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Thread: New lowland hybrid!

  1. #1

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    Hi,
    recently just did a lowland hybrid: N.mirabillis red X N. gracillis
    I know these arent popular or fantastic plants but still is fun. It seems this is the first of its kind so far and, being the first hybrid I have ever created, would like to know several things:
    1. How long does it take for seed pod or fruit to mature? I am going to tissue culture the seeds so would need to know when I can harvest (must be ripened fruit yet before fruit burst)
    2. Does more genetic characteristics come from the mother or father parent plant? I heard from some orchid hybridizers that characteristics may come more from 1 parent.
    3. How long (average) does it take highlanders to flower, since "birth" I have flowering lowlanders but so far I noticed the plants are atleast 6years old before they begin flowering and the stems of mine nearly 5 metres long before the first spikes emerge whereas I have seen barely 2 feet tall highlanders flowering and thinking that hybridizing these "fast flowerers" may be quite fun.
    4. Lastly, I know this is counting chickens before the egg hatches but How do I register a new hybrid?
    Not the first time tissue culturing seeds but 1st time for hybridizing
    Will post pics of seed pods soon and maybe parent plants. The flower was pollinated 4 weeks ago.
    Thanks

  2. #2

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    Hi Lam,
    Will try to give an accurate answer to each question without getting too detailed.
    1. Seed pod maturation will depend on the species or the background of the plant. Generally, before the pod bursts, you can see a color change-towards a bronze or brown-a keep a close watch on the "seams" of the pod. You can tell when they will burst. Time frame would be 2-4 months, so watch them carefully.
    2. good question. Generally, the progeny will have more resemblance to the pod parent, but it can be very close to 50-50.
    3. This depends on the species. Lowland giant species like bicalcarata or rafflesiana gigantea can take a long time to bloom, but so does macrophylla, villosa or edwardsiana. I believe one of the members of this forum bloomed a N. lowii within 4 or five years after obtaining it as a small plant.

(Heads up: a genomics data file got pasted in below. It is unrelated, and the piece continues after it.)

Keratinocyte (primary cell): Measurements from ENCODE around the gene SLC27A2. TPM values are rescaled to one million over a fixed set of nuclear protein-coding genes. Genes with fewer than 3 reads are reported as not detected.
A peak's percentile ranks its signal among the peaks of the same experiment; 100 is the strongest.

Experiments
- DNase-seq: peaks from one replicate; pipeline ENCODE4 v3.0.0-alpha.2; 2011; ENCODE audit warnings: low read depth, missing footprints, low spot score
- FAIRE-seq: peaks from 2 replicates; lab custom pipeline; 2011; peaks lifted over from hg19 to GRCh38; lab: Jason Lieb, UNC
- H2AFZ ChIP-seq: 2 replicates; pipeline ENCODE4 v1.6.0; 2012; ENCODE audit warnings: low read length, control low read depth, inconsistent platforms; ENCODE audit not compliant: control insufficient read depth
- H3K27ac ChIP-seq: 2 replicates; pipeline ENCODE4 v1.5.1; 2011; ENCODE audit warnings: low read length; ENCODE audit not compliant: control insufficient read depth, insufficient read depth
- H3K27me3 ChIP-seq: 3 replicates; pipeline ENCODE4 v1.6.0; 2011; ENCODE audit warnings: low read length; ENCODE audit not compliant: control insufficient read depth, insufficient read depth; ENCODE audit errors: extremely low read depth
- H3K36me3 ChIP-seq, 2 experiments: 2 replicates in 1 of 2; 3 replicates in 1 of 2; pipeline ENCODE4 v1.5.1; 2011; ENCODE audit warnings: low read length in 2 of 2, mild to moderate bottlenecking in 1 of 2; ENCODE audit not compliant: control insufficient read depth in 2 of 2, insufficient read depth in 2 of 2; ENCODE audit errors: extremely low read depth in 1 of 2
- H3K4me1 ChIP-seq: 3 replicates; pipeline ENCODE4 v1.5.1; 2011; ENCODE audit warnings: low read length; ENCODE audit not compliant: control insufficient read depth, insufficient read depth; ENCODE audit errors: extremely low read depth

4. Nepenthes are officially not treated like orchids. While hybrids have been named in orchid fashion, it is not officially recognized by the International Registration Authority. Man- made Nepenthes hybrids use the cultivar system of naming: individual plants of worthy stature are given a non scientific name. To be "official" , a description must be published in an appropriate journal or book.
    Hope this is helpful!

  3. #3
    Flip_Side_the_Pint's Avatar
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    I'd like to see this plant if you're able to collect some viable seed.
    https://www.instagram.com/hull.jess/ (I post pics of my plants there)

  4. #4

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    wow, six weeks passes so quickly, this is the newest pic I got, hope someone can tell me if its going to split soon, yes, the description seems to match... should I tc it now? Or am I just excited too quickly?


    here's my gallery with pic of the parents, as you can see, the hybrid doesnt seem very interesting as both parents are nearly similar plants! but still, for the experience and just fun...

    http://nep-hybrids.mypicgallery.com

    thanks

  5. #5

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    Wonderful.

  6. #6

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    Lam,

    You need to wait for the pods to start going brown before harvesting the seed. The ends of the pods will also start to split a bit - this is a good indication the pod is ripe.
    Demystifying Nepenthes: http://www.nepenthesforeveryone.com

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